COMMEMORATING 30 YEARS OF TFF

11/11/2020

A few days ago, as the election results were becoming clearer, movie lovers started to circulate relevant scenes and images—for instance, the dueling Inquirer headlines in Citizen Kane, “KANE ELECTED” and “FRAUD AT POLLS!” A few days earlier, when we saw the footage of the Biden campaign bus almost run off the road in Texas, some of us were reminded of another film reference: the carload of young Jeff Smith supporters sideswiped by the Taylor machine truck that brings the furious “David and Goliath” montage in Mr. Smith Goes to Washington to a stirring close.

Today, I’m thinking of a different moment from another Frank Capra movie. It Happened One Night, which The Film Foundation helped MoMA to restore, is one of Capra’s most popular and successful films and also one of his greatest. It’s a poem of the open road. It’s a romantic comedy of enlightenment in which the man and the woman learn from each other and come together on a level playing field. And it’s a film of unparalleled warmth. The interlude on the night bus, from the singing of “The Man on the Flying Trapeze” through the moment when Colbert and Gable give all their money to the starving boy and his mother, is one of the most moving passages in American cinema.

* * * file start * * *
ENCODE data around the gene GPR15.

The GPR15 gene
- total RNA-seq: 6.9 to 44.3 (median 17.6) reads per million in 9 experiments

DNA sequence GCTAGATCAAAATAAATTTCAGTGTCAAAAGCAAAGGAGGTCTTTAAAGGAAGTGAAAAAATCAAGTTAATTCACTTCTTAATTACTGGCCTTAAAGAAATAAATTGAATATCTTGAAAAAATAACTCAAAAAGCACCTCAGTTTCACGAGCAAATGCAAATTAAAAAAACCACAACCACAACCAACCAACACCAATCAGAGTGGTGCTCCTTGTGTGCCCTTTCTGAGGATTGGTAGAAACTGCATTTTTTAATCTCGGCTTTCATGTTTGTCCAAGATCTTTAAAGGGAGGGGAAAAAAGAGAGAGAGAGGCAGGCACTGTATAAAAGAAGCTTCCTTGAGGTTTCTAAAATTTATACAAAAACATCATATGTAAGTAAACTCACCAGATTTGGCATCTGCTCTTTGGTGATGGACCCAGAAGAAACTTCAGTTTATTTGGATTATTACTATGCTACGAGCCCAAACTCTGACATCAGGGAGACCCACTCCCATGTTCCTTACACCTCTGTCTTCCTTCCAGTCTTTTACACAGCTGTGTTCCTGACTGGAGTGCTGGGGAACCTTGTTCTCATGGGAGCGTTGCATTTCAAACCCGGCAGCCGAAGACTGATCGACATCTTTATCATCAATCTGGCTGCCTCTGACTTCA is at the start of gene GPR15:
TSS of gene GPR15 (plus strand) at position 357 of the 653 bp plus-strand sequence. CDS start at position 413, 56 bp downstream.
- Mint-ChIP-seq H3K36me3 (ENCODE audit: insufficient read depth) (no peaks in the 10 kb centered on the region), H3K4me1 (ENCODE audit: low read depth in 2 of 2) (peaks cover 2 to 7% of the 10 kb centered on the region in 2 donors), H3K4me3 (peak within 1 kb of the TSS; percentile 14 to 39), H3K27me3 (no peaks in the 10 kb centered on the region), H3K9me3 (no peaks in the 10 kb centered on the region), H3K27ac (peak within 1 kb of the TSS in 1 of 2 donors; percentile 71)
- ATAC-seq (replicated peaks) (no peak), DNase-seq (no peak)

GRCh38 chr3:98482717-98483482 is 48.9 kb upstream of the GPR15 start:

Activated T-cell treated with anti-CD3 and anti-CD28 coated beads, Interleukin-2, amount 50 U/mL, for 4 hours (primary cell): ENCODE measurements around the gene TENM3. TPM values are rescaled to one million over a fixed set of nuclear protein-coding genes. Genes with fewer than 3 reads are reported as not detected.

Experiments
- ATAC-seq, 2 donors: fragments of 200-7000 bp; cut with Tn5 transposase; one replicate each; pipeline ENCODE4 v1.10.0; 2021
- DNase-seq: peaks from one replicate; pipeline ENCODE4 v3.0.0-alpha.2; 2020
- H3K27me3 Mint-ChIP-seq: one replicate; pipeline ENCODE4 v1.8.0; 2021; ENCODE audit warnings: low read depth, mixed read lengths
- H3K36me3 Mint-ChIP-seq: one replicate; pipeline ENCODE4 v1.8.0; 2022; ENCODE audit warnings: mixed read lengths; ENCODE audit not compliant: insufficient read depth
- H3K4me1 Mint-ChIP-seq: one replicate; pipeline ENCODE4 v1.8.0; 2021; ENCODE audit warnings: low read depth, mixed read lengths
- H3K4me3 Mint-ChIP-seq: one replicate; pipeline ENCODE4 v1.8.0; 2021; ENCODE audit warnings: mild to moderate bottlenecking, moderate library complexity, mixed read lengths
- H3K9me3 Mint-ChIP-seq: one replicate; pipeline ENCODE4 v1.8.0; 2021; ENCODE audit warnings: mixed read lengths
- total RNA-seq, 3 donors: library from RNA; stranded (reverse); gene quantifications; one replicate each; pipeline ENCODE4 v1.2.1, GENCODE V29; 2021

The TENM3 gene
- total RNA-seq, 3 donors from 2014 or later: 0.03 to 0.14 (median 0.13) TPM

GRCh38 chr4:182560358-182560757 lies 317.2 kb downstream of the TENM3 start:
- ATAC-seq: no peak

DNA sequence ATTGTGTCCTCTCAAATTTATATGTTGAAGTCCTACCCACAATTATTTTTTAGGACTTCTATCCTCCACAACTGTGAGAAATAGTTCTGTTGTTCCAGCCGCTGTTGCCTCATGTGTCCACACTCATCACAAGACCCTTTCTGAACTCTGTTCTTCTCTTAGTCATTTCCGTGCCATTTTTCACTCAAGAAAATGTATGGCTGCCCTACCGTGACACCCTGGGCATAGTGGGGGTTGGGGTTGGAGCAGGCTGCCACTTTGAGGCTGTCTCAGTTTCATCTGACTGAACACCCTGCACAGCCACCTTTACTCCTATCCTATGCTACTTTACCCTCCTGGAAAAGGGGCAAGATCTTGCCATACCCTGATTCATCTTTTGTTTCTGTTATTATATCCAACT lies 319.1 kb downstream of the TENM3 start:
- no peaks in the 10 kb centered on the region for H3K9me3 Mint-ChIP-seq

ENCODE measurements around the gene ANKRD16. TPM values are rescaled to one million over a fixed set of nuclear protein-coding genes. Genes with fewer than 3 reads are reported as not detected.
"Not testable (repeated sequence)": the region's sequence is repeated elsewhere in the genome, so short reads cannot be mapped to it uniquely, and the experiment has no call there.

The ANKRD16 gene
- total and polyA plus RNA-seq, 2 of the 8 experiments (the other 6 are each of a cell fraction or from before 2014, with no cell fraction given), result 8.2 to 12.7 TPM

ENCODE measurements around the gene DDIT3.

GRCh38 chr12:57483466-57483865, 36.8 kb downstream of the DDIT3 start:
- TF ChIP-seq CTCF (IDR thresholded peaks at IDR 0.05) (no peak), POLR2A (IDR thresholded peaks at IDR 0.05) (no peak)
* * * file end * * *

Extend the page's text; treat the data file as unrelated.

“Something that kind of disappoints me is that most of the new technology from the ’80s onwards has been about the atomization of society,” said Brian Eno in a recent Times interview. “It’s been about you being able to be more and more separate from everybody else…To be alive now is to see the possibilities of ever-increasing separateness.” The last four years have embodied some kind of culminating point in this commerce-fueled and social media-facilitated drift away from the frequently maddening but potentially creative messiness and intimacy of common life. Right now, it feels like the helium is leaking from the balloon—after all, there’s a limit to the number of ways and times you can declare your own difference. This sequence from It Happened One Night embodies a spirit directly opposed to ever-increasing separateness: human solidarity.

- Kent Jones

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